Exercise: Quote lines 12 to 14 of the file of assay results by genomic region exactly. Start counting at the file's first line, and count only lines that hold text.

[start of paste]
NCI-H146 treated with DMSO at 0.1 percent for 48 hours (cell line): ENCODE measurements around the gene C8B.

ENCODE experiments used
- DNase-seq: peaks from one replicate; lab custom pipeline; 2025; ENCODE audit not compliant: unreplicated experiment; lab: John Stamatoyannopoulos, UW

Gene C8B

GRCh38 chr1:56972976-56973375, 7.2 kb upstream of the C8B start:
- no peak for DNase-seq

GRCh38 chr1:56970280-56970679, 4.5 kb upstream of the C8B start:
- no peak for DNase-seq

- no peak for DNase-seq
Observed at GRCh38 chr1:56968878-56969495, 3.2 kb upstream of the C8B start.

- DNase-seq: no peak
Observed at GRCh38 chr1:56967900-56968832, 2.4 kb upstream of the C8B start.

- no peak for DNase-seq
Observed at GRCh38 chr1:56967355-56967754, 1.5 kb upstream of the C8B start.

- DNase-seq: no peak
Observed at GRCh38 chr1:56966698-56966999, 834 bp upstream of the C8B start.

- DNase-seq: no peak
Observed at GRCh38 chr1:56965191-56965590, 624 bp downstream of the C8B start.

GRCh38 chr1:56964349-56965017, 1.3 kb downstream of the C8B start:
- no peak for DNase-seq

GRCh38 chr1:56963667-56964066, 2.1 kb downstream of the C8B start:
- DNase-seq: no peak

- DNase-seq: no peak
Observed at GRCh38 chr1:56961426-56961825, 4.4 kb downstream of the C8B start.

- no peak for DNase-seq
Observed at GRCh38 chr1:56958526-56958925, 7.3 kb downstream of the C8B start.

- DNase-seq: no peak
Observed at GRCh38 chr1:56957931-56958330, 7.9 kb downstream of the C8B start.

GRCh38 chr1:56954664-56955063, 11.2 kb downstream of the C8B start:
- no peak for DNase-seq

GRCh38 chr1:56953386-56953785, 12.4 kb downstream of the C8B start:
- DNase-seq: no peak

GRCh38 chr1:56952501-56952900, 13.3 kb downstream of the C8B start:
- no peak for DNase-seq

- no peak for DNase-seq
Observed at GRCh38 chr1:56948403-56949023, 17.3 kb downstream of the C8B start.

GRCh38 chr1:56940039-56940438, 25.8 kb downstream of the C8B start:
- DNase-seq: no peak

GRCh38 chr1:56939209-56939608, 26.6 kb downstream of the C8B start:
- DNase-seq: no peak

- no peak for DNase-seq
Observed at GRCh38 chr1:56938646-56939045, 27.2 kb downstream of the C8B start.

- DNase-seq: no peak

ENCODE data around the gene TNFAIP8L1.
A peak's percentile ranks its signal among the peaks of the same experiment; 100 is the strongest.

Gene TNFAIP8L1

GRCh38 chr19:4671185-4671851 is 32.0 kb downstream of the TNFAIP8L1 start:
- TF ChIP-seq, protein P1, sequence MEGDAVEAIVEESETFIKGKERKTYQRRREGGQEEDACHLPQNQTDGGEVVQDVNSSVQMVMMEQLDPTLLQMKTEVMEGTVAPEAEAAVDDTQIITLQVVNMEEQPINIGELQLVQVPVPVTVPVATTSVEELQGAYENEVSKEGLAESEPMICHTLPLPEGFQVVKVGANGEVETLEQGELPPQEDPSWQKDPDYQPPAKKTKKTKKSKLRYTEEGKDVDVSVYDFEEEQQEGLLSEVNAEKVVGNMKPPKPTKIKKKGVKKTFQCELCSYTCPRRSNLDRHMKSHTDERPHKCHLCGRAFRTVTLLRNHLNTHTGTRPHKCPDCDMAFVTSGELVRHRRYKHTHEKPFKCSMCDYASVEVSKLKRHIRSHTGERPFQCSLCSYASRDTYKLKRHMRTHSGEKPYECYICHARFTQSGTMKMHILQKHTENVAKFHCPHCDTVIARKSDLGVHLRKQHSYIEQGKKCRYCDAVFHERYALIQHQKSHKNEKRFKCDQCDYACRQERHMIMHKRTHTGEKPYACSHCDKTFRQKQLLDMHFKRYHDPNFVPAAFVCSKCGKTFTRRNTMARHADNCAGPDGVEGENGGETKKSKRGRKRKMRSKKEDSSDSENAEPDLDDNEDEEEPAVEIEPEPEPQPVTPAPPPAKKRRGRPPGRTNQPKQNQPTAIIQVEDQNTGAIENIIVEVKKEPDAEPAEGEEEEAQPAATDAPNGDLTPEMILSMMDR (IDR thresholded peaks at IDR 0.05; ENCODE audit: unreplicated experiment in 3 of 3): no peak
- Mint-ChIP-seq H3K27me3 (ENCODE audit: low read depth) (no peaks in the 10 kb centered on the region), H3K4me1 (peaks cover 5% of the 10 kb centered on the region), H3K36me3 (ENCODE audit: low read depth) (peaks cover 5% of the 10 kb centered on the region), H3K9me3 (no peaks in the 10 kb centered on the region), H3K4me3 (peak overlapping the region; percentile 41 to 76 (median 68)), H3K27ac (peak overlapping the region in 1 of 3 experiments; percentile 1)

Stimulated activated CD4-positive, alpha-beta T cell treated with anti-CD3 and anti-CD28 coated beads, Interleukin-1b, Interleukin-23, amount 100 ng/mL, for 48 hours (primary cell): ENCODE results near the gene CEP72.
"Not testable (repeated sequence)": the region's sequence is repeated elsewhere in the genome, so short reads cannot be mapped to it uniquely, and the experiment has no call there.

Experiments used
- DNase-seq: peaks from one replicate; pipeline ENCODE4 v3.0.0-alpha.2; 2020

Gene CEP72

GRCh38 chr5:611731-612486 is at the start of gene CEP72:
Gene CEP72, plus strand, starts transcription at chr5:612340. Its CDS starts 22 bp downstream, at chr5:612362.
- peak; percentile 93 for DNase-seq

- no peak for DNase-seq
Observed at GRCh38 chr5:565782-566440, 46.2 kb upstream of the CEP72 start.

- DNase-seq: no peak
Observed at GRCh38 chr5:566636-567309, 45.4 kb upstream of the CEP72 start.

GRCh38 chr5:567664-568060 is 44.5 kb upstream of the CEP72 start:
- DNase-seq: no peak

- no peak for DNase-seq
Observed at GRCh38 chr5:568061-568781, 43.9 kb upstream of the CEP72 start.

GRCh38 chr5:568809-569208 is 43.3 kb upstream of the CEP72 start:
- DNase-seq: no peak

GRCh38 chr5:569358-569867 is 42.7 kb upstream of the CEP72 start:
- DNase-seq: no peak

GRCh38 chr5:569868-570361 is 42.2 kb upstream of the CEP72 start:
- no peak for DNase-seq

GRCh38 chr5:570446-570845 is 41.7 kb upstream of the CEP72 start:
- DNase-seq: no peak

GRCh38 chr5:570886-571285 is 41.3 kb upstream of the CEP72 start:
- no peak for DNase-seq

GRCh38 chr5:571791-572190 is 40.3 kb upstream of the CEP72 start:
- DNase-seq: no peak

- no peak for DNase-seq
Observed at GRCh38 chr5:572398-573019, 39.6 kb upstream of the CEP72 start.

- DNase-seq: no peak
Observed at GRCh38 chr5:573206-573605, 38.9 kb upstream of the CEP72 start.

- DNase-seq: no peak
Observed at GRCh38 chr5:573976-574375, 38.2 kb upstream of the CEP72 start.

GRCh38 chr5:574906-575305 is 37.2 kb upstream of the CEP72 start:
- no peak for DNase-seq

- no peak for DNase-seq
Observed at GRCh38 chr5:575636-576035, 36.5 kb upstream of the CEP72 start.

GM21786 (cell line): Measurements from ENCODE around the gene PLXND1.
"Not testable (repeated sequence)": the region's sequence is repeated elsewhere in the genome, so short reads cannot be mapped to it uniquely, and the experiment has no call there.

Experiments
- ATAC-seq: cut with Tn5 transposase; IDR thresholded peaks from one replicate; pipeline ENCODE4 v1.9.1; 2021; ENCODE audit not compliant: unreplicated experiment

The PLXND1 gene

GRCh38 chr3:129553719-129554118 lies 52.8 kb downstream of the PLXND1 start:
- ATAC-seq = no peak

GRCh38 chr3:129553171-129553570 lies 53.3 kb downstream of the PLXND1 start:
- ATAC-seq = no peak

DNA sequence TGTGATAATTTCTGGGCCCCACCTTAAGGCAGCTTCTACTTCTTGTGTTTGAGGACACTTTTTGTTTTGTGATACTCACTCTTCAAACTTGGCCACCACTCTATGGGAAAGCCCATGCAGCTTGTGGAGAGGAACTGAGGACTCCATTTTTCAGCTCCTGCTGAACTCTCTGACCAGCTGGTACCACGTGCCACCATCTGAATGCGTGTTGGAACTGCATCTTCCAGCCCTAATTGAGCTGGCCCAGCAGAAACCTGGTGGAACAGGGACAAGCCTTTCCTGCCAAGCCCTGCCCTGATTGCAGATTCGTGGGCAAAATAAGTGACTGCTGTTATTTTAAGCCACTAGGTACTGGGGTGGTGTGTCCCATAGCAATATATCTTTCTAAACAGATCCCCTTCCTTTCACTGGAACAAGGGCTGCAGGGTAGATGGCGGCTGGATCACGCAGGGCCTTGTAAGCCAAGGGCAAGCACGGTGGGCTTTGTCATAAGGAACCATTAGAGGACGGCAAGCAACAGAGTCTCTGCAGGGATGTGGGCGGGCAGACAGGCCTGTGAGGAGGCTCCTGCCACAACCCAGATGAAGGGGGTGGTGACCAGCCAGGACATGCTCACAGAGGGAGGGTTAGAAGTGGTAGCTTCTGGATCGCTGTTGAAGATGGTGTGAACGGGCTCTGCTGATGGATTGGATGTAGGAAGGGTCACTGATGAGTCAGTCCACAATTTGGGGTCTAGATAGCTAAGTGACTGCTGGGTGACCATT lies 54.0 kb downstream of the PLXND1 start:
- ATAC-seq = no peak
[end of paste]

Observed at GRCh38 chr1:56967900-56968832, 2.4 kb upstream of the C8B start.

- no peak for DNase-seq
Observed at GRCh38 chr1:56967355-56967754, 1.5 kb upstream of the C8B start.